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Spring Break 2021: Aggies react to their newly shortened student holiday

Posted at 7:23 PM, Mar 02, 2021
and last updated 2021-03-02 20:23:14-05

COLLEGE STATION, TX — This year Texas A&M students will only have two days off from school for spring break.

The university made the decision early last fall to shorten the holiday. Instead of a full week free from school, students have been given this Tuesday off, which is Texas Independence Day, along with a three-day weekend starting Friday, March 19.

Dr. Shawn Gibbs, dean of the School of Public Health at Texas A&M, had a role in making the final decision about spring break."We had concerns that with a normal spring break, there would be a great deal of travel," he said. "And when people are traveling, they are at a higher risk of infection because of the circumstances of travel. Additionally, we were concerned that with some of the socializing activities that can take place during spring break, that that would put people at a higher risk for exposure.”

Brazos County Health District spokesperson, Dr. Seth Sullivan, explained, that college student as a demographic pose a unique risk when it comes to the spread of coronavirus in a community."That age group, 18 to 24 years of age - it’s an interesting dynamic," Sullivan commented. "Those individuals don’t get very sick but can spread [coronavirus] very efficiently. So it’s fascinating how the virus has used that to its advantage.”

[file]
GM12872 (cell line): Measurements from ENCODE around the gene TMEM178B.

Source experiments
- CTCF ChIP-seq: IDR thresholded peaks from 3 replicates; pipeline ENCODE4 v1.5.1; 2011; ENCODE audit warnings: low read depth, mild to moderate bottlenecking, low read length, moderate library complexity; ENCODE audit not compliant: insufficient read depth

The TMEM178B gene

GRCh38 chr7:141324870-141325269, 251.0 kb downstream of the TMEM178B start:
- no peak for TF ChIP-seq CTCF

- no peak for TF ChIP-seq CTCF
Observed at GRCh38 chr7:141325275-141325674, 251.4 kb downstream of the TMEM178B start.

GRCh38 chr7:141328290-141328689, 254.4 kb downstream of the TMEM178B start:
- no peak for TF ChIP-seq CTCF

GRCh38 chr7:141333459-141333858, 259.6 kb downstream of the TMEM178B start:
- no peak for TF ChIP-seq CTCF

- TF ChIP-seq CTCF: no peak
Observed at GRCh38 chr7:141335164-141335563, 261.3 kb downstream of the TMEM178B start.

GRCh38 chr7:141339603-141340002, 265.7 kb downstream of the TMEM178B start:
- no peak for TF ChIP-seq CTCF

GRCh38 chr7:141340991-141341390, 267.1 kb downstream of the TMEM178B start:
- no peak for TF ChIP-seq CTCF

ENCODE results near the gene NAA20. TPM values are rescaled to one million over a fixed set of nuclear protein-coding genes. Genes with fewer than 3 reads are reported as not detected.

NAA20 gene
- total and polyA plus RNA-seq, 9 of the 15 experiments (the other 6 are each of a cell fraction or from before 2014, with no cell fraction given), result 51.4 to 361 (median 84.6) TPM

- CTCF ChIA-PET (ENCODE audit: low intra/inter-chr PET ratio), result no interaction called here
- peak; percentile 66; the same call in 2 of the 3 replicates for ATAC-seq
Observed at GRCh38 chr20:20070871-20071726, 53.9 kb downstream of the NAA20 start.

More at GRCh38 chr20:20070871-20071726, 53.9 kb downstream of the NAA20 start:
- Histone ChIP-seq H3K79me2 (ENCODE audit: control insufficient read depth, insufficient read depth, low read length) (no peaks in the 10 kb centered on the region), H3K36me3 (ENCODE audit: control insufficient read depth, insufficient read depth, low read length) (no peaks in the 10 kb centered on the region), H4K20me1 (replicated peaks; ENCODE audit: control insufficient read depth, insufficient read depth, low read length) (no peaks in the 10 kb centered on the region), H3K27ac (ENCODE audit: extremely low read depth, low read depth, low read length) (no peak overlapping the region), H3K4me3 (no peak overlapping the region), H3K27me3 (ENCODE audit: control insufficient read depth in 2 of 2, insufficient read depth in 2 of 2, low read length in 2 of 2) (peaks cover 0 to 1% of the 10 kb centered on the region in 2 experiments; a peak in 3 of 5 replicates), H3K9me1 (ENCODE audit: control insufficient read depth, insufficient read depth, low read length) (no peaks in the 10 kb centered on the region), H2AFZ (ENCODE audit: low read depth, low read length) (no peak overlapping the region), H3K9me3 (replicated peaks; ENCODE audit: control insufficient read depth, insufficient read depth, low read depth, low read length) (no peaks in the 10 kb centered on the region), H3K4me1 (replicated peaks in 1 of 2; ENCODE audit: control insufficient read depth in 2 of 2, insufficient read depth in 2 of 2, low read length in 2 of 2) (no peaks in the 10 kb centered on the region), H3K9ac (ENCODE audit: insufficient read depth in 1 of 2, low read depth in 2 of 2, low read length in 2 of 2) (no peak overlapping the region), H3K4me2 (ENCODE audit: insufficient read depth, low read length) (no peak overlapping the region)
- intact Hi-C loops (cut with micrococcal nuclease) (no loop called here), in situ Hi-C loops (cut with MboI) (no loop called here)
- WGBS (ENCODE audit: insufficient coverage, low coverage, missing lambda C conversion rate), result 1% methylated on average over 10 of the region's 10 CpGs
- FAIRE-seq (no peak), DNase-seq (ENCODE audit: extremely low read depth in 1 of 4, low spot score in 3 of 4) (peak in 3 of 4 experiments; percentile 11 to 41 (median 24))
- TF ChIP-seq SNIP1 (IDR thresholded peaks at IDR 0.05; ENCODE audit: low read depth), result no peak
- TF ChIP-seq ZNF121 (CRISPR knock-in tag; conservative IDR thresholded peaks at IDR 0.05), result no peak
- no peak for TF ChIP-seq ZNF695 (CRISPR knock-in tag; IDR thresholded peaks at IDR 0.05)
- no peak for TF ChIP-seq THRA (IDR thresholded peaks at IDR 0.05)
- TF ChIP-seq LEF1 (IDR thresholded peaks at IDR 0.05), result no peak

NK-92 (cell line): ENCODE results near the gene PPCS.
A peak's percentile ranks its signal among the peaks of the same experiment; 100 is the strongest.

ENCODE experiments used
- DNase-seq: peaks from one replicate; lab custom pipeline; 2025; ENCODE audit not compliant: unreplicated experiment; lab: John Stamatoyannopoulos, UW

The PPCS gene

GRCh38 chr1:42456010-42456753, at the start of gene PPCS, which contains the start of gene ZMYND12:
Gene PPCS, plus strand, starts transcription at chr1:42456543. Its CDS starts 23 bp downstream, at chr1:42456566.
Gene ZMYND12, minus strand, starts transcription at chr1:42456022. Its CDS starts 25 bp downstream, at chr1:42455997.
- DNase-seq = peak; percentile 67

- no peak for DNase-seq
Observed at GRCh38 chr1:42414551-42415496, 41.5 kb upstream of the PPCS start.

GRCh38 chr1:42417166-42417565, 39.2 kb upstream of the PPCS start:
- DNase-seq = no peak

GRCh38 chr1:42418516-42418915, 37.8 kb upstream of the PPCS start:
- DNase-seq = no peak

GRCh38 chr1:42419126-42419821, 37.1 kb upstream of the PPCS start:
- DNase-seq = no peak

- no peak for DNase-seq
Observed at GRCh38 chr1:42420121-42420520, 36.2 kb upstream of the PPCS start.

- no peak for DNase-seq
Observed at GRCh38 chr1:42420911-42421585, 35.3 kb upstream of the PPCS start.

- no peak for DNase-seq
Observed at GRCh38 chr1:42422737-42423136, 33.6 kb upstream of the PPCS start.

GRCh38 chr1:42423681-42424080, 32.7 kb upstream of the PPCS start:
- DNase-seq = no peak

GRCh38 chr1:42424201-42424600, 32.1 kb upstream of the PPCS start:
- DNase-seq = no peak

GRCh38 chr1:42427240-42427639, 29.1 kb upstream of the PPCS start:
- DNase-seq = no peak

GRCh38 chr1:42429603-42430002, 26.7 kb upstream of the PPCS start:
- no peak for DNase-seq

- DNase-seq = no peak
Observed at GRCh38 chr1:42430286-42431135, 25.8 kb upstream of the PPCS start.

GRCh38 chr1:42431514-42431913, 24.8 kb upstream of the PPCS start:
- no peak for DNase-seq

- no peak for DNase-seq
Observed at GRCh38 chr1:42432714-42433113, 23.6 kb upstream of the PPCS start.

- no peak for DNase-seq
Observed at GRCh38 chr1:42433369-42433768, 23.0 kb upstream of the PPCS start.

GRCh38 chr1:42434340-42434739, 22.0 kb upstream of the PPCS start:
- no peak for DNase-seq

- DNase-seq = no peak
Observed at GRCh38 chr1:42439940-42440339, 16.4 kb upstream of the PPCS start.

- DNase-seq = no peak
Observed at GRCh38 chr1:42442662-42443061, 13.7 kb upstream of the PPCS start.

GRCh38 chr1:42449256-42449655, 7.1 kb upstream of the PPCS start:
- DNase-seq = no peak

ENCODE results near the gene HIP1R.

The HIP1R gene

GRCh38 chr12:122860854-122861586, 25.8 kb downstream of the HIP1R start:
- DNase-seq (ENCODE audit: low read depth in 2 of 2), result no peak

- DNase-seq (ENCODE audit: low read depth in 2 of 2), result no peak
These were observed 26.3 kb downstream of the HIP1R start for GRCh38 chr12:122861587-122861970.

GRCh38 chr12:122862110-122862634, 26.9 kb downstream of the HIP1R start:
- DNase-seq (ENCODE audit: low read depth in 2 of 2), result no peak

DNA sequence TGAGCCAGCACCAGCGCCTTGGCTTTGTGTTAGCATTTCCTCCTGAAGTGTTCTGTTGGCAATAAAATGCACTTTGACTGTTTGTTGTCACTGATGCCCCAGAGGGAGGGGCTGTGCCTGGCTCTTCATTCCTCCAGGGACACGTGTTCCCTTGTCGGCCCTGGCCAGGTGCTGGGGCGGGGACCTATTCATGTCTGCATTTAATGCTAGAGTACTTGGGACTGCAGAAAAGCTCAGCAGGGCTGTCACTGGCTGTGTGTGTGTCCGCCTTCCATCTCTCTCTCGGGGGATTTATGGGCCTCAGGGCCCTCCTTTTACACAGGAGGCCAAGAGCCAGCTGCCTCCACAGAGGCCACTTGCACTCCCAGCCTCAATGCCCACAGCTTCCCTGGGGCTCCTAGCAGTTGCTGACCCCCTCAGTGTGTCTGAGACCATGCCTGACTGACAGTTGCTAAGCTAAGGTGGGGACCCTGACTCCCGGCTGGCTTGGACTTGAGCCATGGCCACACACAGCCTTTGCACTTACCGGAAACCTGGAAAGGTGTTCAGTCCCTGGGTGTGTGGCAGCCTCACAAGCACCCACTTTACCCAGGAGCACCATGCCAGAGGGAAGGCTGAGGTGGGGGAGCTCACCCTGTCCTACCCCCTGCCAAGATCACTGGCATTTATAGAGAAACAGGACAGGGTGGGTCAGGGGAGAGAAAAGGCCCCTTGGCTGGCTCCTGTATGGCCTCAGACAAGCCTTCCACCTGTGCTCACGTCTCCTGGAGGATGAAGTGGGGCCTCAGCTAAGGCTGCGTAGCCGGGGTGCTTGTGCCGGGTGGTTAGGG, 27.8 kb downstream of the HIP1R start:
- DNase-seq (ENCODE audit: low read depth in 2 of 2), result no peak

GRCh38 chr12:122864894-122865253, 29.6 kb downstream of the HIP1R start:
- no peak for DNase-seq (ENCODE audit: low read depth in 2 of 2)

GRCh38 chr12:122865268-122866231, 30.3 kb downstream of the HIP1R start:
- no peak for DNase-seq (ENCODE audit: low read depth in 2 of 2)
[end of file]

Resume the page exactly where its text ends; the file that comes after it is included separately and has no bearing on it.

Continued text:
Students had mixed reactions to the restricted holiday."I'm definitely upset because I really like that time off, but I understand why [the school] did it," said Jordyn Goodman, a Texas A&M junior.

"I kind of wish we could all stay- maybe I could sign something saying 'I promise I won’t go anywhere.' I’m conflicted," said Jordan Stawski, another Texas A&M junior. "Because I understand why they put that measure in place with COVID-19. They’re afraid of people going home. But, I do like having that week off to break up the semester.”

Dean Gibbs said, that he has previously observed spikes in outbreaks on campus following major holidays, which is why the university remains cautious about how vacations will affect public health. However, for their sacrifice, Gibbs noted that students will get to experience an earlier end to the spring semester.

"Our goal is to end this semester and have an in-person graduation in Kyle Field," he stated. "We felt that one of the ways we could help accomplish that was by reducing the chances that in mid-March, people would be traveling very heavily.”